09-07-2017 11:18 AM
I am having a tricky issue related to Xilinx's xscugic driver and the UART PS. The bug is very repeatable in the sense that it will fail every time when running a program repeatedly. However it is very unrepeatable in that if I change small unrelated parts of the code (like declaring an unused variable) the bug will appear/disappear. This makes me think it has something to do with timing/interrupts happening at an inopportune time for the interrupt handler.
The actual bug is that the program will halt execution in the function Xil_DataAbortHandler(). The stack trace looks like this:
some random memory location
It happens repeatably after an interrupt, but which interrupt it happens after completely depends on the program.
I'm pretty confident that the bug has something to do with calling XUartPs_Send() inside of a handler function that is called as a result of XUartPs_Recv().
Any thoughts on why this could happen??
Thanks so much.
09-11-2017 01:56 PM
A data abort will occur when a peripheral is accessed and the the core gives a SLVERR response. In the case of a UART, I'd guess it may be involved with mis-accessing the FIFO. Perhaps the interrupt is not being handled correctly and the FIFO is underflowing or overflowing? Check the UART peripheral documentation.
09-11-2017 05:38 PM
These are always a bit tricky to pinpoint.
One way I use to zoom in on the culprit is to rely on the stack trace back in the debugger.
Click on the stack location in the trace-back window for the interrupt handler where the trap was triggered.
This will bring the editor to the line where it occurred.
The registers, local variables & disassembly windows will reflect the state of the processor when the trap has occurred.
You'll quite likely have to remove all optimization (set gcc to -O0) to see all local variables.
You should also check where the IRQ stack pointer is.
09-11-2017 05:48 PM
Is there something inherently wrong with trying to send data to the UART from it's interrupt handler?
I talked to one of my computer architecture professors and they suggested it might be that I'm spending too much time in the interrupt handler. Is that a possible explanation?
09-11-2017 07:19 PM
Yes, spending too much time could be a possible explanation.
But it's a matter of priority.
I don't think you spending time trying to get the interrupts to work with the UART is futile.
Today, most systems handle their UARTs through interrupts.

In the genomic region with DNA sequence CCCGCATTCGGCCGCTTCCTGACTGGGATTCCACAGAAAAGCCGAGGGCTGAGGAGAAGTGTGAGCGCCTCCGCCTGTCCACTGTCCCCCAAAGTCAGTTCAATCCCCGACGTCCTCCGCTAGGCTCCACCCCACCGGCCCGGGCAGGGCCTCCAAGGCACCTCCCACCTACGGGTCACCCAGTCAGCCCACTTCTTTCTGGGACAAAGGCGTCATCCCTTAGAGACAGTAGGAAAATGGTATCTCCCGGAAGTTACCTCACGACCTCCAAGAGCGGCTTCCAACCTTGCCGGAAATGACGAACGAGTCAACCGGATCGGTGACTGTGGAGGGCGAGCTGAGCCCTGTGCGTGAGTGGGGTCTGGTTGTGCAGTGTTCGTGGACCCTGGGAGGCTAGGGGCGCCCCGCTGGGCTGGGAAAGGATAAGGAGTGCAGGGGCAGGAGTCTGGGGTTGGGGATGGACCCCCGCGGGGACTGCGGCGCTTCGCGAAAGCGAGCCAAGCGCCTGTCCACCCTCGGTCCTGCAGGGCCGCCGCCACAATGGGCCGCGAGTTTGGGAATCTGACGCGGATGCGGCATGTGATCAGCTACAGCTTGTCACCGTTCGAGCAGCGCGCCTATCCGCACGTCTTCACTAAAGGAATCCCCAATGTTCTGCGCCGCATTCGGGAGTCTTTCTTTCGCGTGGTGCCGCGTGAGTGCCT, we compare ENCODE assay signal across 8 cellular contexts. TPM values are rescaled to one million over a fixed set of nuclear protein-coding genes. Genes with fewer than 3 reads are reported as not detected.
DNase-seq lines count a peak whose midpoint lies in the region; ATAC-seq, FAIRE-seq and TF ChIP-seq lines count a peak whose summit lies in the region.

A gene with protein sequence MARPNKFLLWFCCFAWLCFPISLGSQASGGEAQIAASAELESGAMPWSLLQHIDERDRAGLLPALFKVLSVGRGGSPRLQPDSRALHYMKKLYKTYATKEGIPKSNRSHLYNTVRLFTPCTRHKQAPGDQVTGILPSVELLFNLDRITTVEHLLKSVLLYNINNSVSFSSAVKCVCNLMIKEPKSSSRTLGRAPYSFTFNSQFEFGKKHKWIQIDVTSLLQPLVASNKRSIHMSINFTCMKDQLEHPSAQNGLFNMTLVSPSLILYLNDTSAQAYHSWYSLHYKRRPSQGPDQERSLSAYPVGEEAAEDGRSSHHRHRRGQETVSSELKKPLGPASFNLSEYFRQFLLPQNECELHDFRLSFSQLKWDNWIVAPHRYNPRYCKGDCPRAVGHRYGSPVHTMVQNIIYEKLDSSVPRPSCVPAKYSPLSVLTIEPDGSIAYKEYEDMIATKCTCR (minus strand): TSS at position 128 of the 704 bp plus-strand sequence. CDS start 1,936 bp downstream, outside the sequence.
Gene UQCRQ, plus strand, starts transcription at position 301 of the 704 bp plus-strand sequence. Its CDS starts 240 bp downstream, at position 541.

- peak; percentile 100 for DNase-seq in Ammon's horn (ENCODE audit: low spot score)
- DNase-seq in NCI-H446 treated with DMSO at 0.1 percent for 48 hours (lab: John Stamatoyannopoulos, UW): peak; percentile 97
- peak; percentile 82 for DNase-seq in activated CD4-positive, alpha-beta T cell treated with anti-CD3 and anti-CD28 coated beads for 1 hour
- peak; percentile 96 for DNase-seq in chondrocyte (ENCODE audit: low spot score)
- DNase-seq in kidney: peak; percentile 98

Interrupts and DMA are among the trickiest to debug.
But when you get them to work it's a "WOW! THAT WAS ONLY THIS" moment and it's an asset because you've figured a way to debug interrupts and it remains with you forever.
You are not alone; read Steve Woziniak's auto-bio (iWoz) : he talks in it about his problems debugging interrupts for the Apple II floppy disk drive controller.
09-11-2017 08:43 PM
Thanks @ericv appreciate the tips.
What I meant with the 'spending too much time in the interrupts' comment was that the processor was potentially spending too much time in the ISR :) E.g. if it is in the ISR too long other interrupts occur and throw off the program in some way. Is it possible for the interrupt handler to be corrupted if interrupts occur while an ISR is still being serviced?
09-12-2017 12:58 AM
The A9 interrupts are not nested; i.e. an interrupt can't interrupt another interrupt (except FIQ interrupting IRQ).
It goes pending until the first one is done.
UART interrupts rate (compared to the processor speed) are quite slow so there should plenty of CPU to process the UART.
If the UART handling was too long, your application would not fault but it would miss interrupts.
Because your stack trace-back shows the data abort happening in the UART interrupt handler, the handler itself is doing something wrong and that's why analyzing the variable & register values is a key thing to do.
09-12-2017 12:34 PM
Is it possible that it's a bug in Xilinx's UART or ScuGic driver? If that's the case I'm not sure that I know enough about how the interrupt processing works to even attempt debugging that. Just to clarify---the XilDataAbort is happening inside the XUartPs_InterruptHandler() and not inside my interrupt handler.
When the device starts up, there are pending UART interrupts (I believe they are RECV and TX error). So although you're right that under normal operation the UART interrupt rate is slow, it is possible to get 2 interrupts occurring in close proximity at startup.
07-18-2019 02:21 AM
i am trying to debug the pcam5c project for zyboz7020 which i have re-targetted for board zybo z-7010.
i dnt understand this error, reading online says its an interrupt problem.
am using 2016.4 SDK ..let me know how to overcome this if anyone has faced this before.